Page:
Tip, open the case and listen carefully while going about your normal work, if you hear a loudish 'click' that is the hdds power dying out, if that happens goto device manager and do scan for new hardware, if the hard drive has disappeared that should confirm the problem. Solution, as above but its a bit risky as you risk snapping the pins on the hdd off, better solution would be to try a different power adapter from the PSU
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pjcrooks2000Commented:
Supercomputeruk you just repeated one of the things i said so it seems -

Hmmm yeah as i said above but I mean move the power connection around... I strongly doubt that you will risk damaging the pins on the HDD socket, Unless you use a pair of pliers.  :)
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NicIT7Commented:
Hmm,

If you are running SATA RAID, there are some virus that delete your raid config upon rebooting.
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SupercomputerukCommented:
I was just clarifying, mainly because people have a tendency to use a sledgehammer to crack a nut, or as in this case over bend the pins. I had a similar problem and solved it by tying some insulation tape around the plug, and the wires leading to it to secure them so that they didnt wobble.
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happyjohn14Author Commented:
I'm not possitive that that is the perfect solution, but that and a combination did help me in moving the data over to another drive before I have to trade it out with a replacement.

After posting the question I tried a few other things that didn't work and had me come to the conclusion that the drive was bad, Seagate decided to replace it. I'm wondering now if that is even the case, but then again I'm not going to refuse a replacement.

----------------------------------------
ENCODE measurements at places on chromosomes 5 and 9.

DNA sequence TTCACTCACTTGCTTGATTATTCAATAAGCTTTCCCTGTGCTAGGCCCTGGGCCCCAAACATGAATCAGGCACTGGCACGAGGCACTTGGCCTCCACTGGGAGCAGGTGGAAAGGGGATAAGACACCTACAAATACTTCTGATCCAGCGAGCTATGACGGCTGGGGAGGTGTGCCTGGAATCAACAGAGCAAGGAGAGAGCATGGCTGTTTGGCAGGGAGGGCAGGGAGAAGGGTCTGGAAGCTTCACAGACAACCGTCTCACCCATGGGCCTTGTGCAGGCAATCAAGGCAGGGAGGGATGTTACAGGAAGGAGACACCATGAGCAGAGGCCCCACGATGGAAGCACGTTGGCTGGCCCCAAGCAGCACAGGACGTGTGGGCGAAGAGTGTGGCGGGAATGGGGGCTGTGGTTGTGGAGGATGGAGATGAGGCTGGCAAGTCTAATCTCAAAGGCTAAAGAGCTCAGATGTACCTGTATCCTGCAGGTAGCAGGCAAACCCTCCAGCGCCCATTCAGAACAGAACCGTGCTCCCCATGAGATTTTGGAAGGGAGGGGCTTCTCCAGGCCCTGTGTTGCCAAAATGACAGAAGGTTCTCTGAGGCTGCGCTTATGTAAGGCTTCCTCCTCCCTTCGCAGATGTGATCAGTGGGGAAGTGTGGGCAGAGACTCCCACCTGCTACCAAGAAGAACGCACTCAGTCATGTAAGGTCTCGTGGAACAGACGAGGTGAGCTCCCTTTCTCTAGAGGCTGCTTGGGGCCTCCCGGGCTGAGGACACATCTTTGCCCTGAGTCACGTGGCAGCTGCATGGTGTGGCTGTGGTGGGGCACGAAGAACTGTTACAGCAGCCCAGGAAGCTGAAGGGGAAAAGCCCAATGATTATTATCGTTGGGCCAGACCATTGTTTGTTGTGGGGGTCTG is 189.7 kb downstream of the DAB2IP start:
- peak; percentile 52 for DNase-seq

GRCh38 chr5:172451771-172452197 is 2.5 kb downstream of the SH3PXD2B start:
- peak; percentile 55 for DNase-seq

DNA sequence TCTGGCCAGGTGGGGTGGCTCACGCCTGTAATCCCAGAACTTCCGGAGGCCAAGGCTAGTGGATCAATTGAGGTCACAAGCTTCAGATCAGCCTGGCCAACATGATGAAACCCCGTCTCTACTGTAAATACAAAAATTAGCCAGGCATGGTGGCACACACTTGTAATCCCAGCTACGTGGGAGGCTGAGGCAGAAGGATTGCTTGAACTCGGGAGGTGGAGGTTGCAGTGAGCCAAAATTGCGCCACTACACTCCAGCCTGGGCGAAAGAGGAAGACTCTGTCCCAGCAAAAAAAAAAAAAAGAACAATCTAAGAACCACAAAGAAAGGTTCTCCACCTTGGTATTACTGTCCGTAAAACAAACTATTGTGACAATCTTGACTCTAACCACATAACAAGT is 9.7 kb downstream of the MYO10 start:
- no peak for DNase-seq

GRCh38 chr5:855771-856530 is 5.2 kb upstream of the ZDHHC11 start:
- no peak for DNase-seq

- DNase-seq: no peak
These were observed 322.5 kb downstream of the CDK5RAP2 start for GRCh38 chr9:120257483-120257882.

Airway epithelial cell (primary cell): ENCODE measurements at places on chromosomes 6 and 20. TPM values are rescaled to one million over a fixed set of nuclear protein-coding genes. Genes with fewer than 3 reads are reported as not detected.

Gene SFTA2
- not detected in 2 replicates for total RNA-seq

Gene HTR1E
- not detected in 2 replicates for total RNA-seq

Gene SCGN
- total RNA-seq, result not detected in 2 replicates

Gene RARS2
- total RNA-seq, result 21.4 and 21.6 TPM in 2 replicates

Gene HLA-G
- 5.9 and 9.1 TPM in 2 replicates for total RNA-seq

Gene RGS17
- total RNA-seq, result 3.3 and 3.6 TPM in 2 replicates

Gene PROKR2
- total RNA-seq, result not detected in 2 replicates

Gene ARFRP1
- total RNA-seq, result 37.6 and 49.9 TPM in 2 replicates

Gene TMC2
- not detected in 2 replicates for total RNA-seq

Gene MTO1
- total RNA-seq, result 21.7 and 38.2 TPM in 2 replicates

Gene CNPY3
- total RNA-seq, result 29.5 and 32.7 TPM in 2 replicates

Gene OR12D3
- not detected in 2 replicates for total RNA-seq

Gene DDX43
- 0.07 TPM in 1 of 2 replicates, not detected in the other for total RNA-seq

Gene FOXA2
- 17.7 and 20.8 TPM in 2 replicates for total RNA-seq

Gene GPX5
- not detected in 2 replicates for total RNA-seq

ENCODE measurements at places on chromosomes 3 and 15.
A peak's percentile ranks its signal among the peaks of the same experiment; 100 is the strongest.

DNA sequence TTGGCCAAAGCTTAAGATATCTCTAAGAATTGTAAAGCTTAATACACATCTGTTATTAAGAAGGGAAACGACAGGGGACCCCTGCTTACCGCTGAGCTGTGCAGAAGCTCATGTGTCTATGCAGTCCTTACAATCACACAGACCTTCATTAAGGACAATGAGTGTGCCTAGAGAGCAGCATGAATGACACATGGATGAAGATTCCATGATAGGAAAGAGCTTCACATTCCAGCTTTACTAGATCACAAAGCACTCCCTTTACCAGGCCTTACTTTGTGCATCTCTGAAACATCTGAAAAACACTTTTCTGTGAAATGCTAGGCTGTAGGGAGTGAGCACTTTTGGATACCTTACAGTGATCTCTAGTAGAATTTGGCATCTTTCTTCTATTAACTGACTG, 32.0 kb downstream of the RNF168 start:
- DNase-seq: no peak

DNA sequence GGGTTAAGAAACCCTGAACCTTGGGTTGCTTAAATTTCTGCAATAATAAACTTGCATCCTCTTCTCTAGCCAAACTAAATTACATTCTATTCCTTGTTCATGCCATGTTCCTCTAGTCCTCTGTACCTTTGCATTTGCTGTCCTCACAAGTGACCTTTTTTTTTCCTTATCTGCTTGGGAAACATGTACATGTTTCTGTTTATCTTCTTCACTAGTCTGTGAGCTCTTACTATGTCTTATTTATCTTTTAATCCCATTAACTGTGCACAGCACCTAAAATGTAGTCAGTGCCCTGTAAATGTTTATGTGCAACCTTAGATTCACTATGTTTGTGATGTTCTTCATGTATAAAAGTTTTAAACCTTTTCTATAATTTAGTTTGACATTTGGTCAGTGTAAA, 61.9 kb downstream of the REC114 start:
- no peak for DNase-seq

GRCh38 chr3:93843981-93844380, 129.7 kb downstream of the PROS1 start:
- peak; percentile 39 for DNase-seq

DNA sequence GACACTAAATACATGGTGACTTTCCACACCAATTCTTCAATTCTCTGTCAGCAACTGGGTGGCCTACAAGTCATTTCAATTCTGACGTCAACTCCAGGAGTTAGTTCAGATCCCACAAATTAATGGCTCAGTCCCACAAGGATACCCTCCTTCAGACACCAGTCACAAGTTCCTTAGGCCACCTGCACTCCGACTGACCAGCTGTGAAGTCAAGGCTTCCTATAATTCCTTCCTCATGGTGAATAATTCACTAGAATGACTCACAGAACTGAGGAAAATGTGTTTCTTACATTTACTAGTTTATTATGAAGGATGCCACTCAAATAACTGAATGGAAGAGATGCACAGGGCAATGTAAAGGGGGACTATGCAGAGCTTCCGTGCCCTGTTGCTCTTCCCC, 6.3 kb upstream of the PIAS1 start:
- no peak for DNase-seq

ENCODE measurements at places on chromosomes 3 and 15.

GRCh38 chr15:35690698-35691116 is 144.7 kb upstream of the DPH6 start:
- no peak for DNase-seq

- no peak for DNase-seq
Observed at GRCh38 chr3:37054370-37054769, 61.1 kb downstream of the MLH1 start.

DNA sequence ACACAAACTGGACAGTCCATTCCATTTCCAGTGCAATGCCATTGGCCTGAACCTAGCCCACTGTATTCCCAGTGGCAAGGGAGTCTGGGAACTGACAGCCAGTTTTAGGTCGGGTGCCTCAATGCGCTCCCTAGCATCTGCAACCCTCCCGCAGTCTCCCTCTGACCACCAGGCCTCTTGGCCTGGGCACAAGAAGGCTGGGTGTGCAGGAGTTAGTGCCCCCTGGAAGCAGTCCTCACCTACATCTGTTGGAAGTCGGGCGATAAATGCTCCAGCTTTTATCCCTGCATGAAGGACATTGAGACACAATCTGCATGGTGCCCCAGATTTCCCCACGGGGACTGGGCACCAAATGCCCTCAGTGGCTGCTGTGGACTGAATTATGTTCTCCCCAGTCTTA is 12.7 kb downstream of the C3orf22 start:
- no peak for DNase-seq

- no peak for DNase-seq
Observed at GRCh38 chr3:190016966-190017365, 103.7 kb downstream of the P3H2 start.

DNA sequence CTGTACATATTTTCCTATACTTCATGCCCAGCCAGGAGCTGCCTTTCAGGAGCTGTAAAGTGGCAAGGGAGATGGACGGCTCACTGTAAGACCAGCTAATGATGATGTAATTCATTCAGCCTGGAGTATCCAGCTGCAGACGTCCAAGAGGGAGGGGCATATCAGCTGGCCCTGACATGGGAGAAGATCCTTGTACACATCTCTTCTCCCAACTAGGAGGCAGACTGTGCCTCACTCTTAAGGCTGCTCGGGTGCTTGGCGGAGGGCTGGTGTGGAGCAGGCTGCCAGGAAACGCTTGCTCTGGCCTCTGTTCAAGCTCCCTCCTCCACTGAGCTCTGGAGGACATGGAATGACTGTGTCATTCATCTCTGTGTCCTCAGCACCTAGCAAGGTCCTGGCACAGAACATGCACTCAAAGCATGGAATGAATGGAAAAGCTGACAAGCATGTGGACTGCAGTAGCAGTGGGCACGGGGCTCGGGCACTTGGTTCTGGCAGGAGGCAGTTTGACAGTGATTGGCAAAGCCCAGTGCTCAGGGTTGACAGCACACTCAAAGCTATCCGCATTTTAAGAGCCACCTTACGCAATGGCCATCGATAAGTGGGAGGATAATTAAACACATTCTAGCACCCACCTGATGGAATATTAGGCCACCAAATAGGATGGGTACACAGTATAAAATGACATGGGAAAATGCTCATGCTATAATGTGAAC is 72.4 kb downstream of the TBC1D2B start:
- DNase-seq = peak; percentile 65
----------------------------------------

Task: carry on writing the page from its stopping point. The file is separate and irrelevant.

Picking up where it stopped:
Yesterday I tried to remove the power on an optical drive and one of my lesser used harddrives, and in return that keep the drive mounted long enough to get most of the data off it. The PSU is pretty new, I think I got it back in March after I had one die on me, its running at 400w, Likely not enough for my system.

Athlon 64 3000+
1 gig pc3200
3 hard drives at around 250 gigs
dvd*
cd-rw
geforce 4ti 4400
and a ton of system fans.
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MicahMicahMicahCommented:
Just to give you an idea of what a quality PSU can support.  I had a similar problem with a machine with the stock Powerman 300W PSU that came with my Inwin q500n case.  I was then running the following hardware.
Soyo Dragon 333 Ultra Platinum // AMD 2000XP // 3 x Geil 512mb DDR2100 // NEC 8x DVD // HP 12xCDRW // four 120GB Western Digital in Raid-0 (using onboard highpoint controller) // 60GB Western Digital // Chaintech Geforce ti4600 // SB Live 5.1// Adaptec Firewire card // 3 80mm case fans // Phillips USB webcam

The machine ran hot - roughly 149F cpu and a few degrees lower for the case.  Stability was an issue, the machine would sometimes last for weeks, other times it would go days - sometimes just hours.  Playing 3d games would kill the machine sometimes in a matter of minutes.  I'd usually lose my raid array shortly before, sometimes I would lose one of the optical drives.

Well, a few upgrades later I'm using an Antec TruePower430W with a Lian-Li PCV2000B case.  My cpu temp has dropped to 112F and I've actually updated a few itmes.  Now running the following.
Soyo Dragon 333 Ultra Platinum // AMD 2400XP // 3x Geil 512MB DDR2100 // Pioneer DVR-106D // six 250GB Western Digital in Raid-5 // Promise FastTrack SX6000 raid w/128MB // 60GB Western Digital // Chaintech Geforce FX5950ultra // SB Live 5.1 // Adaptec Firewire card // two 120mm case fans // Phillips USB Webcam.

No stability issues at all.  I always warn people not to cheap out on the PSU unless they are running a barebones setup.